Heartworm infection is acquired by a dogs and cats through the bite of an infected mosquito. It penetrates the tissue of an infected animal then migrates to the pet’s bloodstream from which it enters his heart and lungs. Surveys of veterinary clinics conducted by the American Heartworm Society, cited by the Companion Animal Parasite Council (CAPC), indicate that heartworm infections are increasing in number and are occurring in areas of the country where they were not previously reported.
Heartworm disease is transmitted from pet to pet through mosquitoes. It affects thousands of dogs throughout the United States and can be fatal if left untreated. Symptoms can include coughing, sluggishness and difficulty breathing, though some pets might show no outward, clinical signs at all.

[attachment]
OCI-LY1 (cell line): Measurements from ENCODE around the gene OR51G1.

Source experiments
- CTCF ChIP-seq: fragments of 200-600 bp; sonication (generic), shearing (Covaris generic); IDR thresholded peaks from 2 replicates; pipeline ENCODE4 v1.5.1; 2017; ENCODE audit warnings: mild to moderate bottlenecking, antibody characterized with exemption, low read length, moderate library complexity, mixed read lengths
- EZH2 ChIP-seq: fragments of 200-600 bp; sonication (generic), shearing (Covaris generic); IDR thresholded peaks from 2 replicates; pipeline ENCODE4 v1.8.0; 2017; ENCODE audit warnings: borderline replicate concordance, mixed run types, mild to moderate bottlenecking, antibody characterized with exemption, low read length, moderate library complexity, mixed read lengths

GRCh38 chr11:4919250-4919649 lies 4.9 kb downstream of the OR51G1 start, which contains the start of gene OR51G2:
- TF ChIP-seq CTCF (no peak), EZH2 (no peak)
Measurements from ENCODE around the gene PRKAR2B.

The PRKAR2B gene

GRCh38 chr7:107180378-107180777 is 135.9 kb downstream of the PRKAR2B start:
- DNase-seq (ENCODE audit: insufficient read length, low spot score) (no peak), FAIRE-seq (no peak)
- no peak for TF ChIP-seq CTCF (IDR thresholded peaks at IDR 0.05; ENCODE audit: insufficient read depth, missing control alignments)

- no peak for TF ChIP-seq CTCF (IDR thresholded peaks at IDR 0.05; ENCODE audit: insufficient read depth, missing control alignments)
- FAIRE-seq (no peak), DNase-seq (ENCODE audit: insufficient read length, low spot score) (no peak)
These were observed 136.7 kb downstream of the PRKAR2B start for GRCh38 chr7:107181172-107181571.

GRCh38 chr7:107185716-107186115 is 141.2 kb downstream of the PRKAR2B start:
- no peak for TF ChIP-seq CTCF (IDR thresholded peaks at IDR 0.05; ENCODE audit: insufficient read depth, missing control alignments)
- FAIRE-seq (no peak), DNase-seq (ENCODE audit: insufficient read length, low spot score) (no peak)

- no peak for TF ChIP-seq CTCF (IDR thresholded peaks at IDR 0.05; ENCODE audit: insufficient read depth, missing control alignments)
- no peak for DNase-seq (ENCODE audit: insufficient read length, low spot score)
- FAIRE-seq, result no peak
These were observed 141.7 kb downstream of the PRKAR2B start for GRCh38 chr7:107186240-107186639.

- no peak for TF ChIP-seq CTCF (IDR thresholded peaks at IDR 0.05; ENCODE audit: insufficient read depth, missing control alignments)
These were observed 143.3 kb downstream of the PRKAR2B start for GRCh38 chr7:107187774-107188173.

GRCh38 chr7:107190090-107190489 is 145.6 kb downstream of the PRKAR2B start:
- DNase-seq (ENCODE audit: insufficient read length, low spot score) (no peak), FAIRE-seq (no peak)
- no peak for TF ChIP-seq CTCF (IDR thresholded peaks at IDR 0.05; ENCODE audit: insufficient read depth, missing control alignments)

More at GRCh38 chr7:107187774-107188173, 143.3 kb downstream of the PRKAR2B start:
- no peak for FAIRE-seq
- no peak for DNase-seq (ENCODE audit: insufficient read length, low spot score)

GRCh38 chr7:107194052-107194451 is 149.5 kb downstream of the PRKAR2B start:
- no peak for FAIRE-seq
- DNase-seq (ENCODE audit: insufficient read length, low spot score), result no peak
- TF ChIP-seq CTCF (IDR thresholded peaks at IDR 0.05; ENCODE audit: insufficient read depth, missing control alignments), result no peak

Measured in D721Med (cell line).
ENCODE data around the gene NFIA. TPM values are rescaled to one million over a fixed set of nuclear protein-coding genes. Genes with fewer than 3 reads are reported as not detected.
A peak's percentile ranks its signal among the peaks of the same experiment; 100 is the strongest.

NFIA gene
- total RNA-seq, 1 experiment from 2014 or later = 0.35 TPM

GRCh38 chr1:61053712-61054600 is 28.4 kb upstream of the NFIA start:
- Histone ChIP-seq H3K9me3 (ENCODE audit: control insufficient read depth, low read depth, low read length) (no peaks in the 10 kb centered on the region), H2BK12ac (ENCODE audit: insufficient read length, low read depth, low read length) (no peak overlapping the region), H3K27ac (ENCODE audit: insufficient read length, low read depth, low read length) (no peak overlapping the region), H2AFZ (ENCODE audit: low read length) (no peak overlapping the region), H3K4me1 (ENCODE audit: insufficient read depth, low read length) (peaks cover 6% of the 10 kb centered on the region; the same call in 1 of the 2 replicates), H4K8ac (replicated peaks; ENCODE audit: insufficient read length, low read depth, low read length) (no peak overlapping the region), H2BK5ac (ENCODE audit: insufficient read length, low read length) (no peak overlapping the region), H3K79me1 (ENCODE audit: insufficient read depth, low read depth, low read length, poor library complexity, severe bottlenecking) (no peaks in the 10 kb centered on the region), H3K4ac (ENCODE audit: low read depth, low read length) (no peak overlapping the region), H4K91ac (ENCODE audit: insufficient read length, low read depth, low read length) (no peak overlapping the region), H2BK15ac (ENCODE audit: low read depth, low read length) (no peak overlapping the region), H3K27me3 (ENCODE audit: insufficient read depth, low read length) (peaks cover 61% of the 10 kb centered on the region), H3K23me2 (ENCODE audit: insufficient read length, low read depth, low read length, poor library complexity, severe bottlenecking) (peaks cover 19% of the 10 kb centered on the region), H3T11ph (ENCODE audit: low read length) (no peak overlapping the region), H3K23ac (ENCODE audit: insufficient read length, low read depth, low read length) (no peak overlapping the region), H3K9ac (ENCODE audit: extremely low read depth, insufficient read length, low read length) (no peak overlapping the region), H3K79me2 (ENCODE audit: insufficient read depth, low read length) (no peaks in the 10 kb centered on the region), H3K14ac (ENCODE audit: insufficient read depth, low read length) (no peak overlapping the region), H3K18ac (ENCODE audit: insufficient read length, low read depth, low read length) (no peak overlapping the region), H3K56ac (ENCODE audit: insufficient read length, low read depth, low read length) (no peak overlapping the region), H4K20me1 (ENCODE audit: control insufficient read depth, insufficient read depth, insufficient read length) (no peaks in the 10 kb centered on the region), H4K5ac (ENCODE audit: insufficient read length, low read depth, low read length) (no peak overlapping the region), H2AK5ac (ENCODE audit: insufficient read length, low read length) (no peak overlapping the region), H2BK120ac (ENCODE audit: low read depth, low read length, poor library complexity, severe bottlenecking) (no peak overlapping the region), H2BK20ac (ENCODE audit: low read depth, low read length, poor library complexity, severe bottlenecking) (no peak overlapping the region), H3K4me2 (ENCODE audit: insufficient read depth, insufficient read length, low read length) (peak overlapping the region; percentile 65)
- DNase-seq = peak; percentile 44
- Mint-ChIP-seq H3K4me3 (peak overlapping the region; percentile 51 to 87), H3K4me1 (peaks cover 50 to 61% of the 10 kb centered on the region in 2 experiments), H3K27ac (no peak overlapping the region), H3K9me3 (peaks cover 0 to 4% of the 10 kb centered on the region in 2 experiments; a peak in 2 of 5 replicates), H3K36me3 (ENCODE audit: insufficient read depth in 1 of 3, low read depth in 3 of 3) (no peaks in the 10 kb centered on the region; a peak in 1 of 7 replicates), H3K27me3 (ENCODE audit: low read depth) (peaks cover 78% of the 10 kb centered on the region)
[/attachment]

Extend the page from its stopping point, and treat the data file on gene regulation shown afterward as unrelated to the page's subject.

Over time, however, damage to your pet’s heart and lungs can be severe. It can include:
- Damage to the lining of the artery leading from the heart to the lungs (pulmonary artery)
- Clogging of the pulmonary artery
- Heart valve malfunction
- Heart enlargement and failure
Moreover, heartworms can live in an infected dog for 5 to 7 years! During all that time, the worms are living, breeding, and dying. And your dog’s body has to fight the effects of the damage they do.
Heartworm disease also occurs in cats. In cats, however, a single heartworm can cause severe disease and even kill a cat. Cats are infected in the same way that dogs are, through the bite of an infected mosquito.
For more information about Heartworm disease, please visit: http://www.heartwormsociety.org/pet-owner-resources/heartworm.html